Posted in Clothing Accessories, Western Culture, Wet Bar Accessories

Deck the Halls!

Posted on November 22, 2010 by Buffalo Trader Online

Holiday traditions amongst early American cowboys were pretty well established by the mid 1800's. Although Christmas was celebrated with humble fare, the traditions of caroling, gift-giving and community were integral to the holiday celebration. It is recorded that soldiers would carol at their remote outposts while roasting venison over open fires. Many families would feast on preserved fruits, plum pudding, baked beans seasoned with salt pork and molasses and of course fresh breads.

Gifts were generally hand-made; corn husk dolls, carved wooden toys, embroidered linens, just to list a few. Decorations around the house consisted of hand-strung berries, pinecones, paper and popcorn. The Christmas tree was an added luxury for those who had homes large enough to accommodate them and whose wooded areas had trees to spare for something as lavish as mere 'decoration'. Cookie dough ornaments may have donned these branches and also served as late night snacks for excited little ones.

Buffalo Trader Online offers everything necessary to have your very own Cowboy Christmas. Find decorating ideas from tree toppers to garlands. Be the talk of the town with our gorgeous Pine Cone Wreath Candle Holder as your dining room table centerpiece! The Holiday Christmas Lights Berry Garland would do any mantel justice, or use it over a doorway to enhance a party mood. Buffalo Trader Online has a tremendous candle selection as well! Keep several of these handy as gifts for your neighbors, teachers, or leave one on your front porch for your favorite mailman. It'll surely brighten up his day!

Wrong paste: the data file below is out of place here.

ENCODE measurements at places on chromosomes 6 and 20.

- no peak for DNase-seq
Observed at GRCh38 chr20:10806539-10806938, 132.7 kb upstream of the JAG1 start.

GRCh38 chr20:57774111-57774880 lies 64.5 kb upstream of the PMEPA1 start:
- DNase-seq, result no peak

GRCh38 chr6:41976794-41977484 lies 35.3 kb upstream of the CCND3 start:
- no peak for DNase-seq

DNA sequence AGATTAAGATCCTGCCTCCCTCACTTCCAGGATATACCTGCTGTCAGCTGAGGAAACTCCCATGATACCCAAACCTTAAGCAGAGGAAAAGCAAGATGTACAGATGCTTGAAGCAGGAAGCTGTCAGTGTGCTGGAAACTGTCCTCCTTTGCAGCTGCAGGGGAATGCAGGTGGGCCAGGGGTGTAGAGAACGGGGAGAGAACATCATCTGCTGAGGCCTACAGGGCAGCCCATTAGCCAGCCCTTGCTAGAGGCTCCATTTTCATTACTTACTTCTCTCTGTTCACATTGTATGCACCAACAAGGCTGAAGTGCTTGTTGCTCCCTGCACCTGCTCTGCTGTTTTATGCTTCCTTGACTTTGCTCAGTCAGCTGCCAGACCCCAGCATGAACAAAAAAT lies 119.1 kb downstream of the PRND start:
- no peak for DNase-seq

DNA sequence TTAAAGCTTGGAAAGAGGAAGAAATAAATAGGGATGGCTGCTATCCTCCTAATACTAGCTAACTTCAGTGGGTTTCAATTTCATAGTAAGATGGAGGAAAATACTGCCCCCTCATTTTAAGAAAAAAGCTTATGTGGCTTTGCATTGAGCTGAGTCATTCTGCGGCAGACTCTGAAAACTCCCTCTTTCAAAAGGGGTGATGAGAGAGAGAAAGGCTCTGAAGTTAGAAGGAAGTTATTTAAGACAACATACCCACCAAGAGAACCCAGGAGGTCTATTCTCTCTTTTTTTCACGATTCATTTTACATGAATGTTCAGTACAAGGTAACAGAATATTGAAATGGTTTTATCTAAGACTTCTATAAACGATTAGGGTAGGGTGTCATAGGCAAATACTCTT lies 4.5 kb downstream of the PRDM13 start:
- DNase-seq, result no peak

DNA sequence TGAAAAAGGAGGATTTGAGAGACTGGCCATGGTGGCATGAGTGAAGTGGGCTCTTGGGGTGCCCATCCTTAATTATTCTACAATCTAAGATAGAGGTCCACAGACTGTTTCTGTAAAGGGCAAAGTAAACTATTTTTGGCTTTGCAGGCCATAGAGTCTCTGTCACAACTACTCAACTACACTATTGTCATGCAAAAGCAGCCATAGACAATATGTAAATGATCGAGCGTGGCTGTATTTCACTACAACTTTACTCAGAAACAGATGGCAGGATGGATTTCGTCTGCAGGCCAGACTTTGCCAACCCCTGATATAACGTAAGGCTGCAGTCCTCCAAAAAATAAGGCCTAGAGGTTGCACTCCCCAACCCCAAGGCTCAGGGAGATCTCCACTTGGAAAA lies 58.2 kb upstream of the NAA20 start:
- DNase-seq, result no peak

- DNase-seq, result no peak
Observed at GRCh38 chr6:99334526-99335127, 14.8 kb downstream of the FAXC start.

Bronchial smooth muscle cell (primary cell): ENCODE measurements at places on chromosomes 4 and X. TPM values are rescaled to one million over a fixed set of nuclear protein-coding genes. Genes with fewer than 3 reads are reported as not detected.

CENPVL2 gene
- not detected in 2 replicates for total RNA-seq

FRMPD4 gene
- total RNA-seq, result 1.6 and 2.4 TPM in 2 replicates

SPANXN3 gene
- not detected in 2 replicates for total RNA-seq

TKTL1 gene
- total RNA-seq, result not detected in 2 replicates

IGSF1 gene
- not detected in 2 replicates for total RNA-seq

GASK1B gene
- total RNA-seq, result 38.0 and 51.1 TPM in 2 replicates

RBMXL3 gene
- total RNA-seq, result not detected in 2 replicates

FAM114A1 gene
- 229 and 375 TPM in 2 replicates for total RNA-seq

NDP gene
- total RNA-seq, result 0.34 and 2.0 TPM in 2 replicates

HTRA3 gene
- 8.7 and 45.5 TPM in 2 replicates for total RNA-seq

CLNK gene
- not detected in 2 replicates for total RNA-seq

Posted in Holiday Shopping, Western Culture

Buckled up!

Posted on November 03, 2010 by Buffalo Trader Online

Belt buckles can be traced as far back as the 2nd Century BC in Asia. Buckles were created of solid gold and were worn over long tunics, indicating status among the nomadic Chinese. Early American Cowboys however, didn't usually wear belts that required a buckle. In fact, the original cowboy mostly wore suspenders. Credit is given to 16th Century Italian blacksmith, Tomaso Kellioni for inventing a buckle used to secure belts, boots and shoes. And thanks to Hollywood, the Western belt buckle, as we know it today became popular in the early 1920's with the release of the ever so famous 'Cowboy movies.'

Belt buckles were worn to denote a person's profession or status, such as fireman, police or even military rank or specialty. Rodeo Cowboys are known to have the most dramatic and ornate buckles. But today, buckles have an integral place in fashion. Everyone from the former President of the United States to professional golfers are donning brilliant buckles.